Thursday, 6 March 2014

Workshop - Costs and Benefits of Imperfect Cognitions

University of Birmingham
On May 8th and 9th there will be a two-day workshop at the University of Birmingham, discussing some of the key themes in the Epistemic Innocence project.

The workshop will be one of the means by which the project interim results are disseminated, and will promote an exchange between philosophers and psychologists on the potential pragmatic and epistemic benefits and costs of beliefs, memories, implicit biases, and explanations. It will also be a venue for Imperfect Cognitions network members to meet and talk about their research, and think about potential areas for future collaboration.

The workshop is funded by the Arts and Humanities Research Council, and has also received the support of the Analysis Trust. This made it possible to subsidise the registration fee, and award workshop bursaries to the graduate students attending. Abstracts for the talks can be found here. If you wish to participate, register by 15th March 2014 or follow live-tweeting by @epistinnocence.

If you want to know more about the project, articles featuring research on epistemic innocence have been published in the OUP Blog and the Philosophy@Birmingham blog in February and The Reasoner in March.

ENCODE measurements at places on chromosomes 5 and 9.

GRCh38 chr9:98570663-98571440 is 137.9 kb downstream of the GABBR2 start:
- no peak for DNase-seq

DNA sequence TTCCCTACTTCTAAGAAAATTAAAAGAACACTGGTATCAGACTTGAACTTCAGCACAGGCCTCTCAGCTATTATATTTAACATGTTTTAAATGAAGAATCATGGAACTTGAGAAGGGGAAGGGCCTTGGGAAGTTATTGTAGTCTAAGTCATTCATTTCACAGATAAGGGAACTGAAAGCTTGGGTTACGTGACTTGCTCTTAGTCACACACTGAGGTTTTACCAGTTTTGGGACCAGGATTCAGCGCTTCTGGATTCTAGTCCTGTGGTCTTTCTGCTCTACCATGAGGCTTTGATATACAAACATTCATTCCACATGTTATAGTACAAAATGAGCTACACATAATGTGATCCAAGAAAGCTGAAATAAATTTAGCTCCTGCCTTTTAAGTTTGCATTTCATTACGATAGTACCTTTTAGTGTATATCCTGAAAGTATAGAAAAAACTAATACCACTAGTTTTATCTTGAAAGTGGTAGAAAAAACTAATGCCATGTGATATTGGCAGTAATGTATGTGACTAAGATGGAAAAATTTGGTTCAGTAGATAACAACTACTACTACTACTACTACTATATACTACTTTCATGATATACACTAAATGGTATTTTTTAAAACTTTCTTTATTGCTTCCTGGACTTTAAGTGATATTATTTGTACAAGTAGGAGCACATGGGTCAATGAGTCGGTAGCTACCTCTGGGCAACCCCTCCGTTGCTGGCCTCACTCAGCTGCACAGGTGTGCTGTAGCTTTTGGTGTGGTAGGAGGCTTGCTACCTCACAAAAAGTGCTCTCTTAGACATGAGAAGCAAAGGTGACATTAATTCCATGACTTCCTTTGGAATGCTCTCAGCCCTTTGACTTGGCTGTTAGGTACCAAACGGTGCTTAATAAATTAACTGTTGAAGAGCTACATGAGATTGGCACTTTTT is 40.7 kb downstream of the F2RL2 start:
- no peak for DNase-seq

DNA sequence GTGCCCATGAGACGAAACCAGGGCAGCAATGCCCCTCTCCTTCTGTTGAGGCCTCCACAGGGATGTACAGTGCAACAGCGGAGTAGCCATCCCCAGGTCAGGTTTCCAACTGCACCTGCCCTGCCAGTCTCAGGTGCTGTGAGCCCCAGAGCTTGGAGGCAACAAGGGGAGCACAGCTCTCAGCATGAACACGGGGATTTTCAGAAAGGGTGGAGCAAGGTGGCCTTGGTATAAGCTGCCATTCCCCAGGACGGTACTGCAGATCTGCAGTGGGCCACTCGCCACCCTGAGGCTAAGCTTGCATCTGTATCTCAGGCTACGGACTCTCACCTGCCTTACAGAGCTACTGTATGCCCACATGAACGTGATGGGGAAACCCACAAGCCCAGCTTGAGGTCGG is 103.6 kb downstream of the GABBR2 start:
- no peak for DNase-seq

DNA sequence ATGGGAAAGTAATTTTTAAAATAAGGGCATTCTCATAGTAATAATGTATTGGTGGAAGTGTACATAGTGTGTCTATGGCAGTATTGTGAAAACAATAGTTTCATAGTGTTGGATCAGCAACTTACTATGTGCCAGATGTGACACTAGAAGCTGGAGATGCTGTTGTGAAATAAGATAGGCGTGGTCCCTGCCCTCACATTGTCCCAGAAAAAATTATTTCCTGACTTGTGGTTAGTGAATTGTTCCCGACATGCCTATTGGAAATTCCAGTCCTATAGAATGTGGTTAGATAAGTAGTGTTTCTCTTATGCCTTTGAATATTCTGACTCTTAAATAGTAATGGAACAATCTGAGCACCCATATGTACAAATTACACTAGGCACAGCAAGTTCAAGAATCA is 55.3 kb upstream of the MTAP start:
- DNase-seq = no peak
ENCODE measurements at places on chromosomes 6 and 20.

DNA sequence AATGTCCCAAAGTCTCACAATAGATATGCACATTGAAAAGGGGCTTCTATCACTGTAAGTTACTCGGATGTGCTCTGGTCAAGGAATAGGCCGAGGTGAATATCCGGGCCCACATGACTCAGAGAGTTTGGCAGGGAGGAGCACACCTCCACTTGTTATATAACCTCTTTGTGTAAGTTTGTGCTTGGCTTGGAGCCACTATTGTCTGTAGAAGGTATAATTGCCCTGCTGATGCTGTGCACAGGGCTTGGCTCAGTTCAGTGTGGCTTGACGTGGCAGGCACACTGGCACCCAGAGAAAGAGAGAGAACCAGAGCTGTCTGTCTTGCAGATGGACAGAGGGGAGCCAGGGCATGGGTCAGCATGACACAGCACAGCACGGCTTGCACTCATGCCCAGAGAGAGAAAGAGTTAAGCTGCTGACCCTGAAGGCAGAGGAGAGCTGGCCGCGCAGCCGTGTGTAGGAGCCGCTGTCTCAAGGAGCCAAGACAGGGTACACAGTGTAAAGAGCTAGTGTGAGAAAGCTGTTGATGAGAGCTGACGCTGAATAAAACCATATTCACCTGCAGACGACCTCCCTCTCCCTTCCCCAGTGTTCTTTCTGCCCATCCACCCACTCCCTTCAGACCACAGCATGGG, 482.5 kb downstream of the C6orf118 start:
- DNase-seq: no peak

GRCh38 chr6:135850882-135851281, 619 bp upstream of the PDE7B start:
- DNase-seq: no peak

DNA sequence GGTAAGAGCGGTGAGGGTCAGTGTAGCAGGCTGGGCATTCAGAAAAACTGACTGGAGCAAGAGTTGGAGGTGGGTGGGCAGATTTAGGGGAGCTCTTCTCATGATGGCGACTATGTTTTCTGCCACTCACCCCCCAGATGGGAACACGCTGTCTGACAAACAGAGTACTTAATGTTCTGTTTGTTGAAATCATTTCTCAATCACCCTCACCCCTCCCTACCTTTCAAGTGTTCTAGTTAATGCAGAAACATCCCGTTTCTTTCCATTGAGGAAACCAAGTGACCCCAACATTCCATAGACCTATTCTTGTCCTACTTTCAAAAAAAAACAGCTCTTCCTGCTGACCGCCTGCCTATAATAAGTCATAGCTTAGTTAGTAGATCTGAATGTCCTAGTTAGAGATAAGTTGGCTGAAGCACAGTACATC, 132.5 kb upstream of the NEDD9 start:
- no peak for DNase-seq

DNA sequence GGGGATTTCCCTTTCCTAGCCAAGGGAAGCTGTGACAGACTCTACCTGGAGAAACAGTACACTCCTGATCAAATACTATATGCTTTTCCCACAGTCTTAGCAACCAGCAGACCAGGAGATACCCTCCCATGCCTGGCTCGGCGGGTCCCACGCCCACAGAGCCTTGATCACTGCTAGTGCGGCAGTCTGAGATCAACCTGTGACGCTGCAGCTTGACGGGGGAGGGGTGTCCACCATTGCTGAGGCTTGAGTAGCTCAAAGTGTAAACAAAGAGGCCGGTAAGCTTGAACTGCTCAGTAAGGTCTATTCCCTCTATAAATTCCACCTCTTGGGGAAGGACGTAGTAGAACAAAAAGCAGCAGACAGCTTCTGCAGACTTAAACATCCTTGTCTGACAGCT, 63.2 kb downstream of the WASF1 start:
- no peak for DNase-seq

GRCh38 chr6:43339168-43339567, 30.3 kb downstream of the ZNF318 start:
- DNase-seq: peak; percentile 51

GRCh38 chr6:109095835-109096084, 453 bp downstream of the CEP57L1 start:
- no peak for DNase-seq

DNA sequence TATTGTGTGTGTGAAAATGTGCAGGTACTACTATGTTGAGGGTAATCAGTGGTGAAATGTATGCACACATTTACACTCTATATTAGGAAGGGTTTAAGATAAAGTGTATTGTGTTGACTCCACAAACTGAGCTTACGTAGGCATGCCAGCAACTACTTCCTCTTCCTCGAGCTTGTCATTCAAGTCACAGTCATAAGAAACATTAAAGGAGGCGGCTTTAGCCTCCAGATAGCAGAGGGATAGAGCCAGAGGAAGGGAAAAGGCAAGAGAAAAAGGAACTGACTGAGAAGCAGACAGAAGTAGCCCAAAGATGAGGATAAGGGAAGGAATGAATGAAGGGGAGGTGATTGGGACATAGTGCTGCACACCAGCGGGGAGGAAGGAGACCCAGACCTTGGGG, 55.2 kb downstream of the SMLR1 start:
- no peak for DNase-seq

Workshop Programme

Thursday 8th May
10:00-10:30 - Arrival and registration with tea and coffee served

10:30-11:30 - Ryan McKay (Royal Holloway) and Maarten Boudry (University of Ghent): "In Defence of False Beliefs?"

11:30-11:40 - Comfort break

11:40-12:40 - Lisa Bortolotti (University of Birmingham): "Epistemic Costs and Benefits of Delusional Beliefs".

12:40-14:00 - Lunch

14:00-15:00 - Katerina Fotopoulou (University College London): "Inferring the Self: Neurological Exaggerations of Normally Imperfect Inferences about the Body".

15:00-16:00 - Martin Conway (City University London): "Memory, Reality, and Consciousness in the Remembering-Imaging System".

16:00-16:30 - Tea and coffee

16:30-17:30 - Ema Sullivan-Bissett (University of Birmingham): "The Epistemic Status of Confabulatory Explanations".

Friday 9th May 

9:30-10:30 - Petter Johansson and Lars Hall (University of Lund): "Choice Blindness and the Flexibility of Attitude Formation: Why not Knowing why might be a Good Thing".

10:30-11:00 - Tea and coffee

11:00-12:00 - Jules Holroyd (University of Nottingham): "Implicit Bias, Awareness Conditions, and Epistemic Innocence".

12:00-13:00 - Miranda Fricker (University of Sheffield): "Fault and No-fault Epistemic Responsibility for Implicit Prejudice".

13:00-14:00 - Lunch

End of workshop


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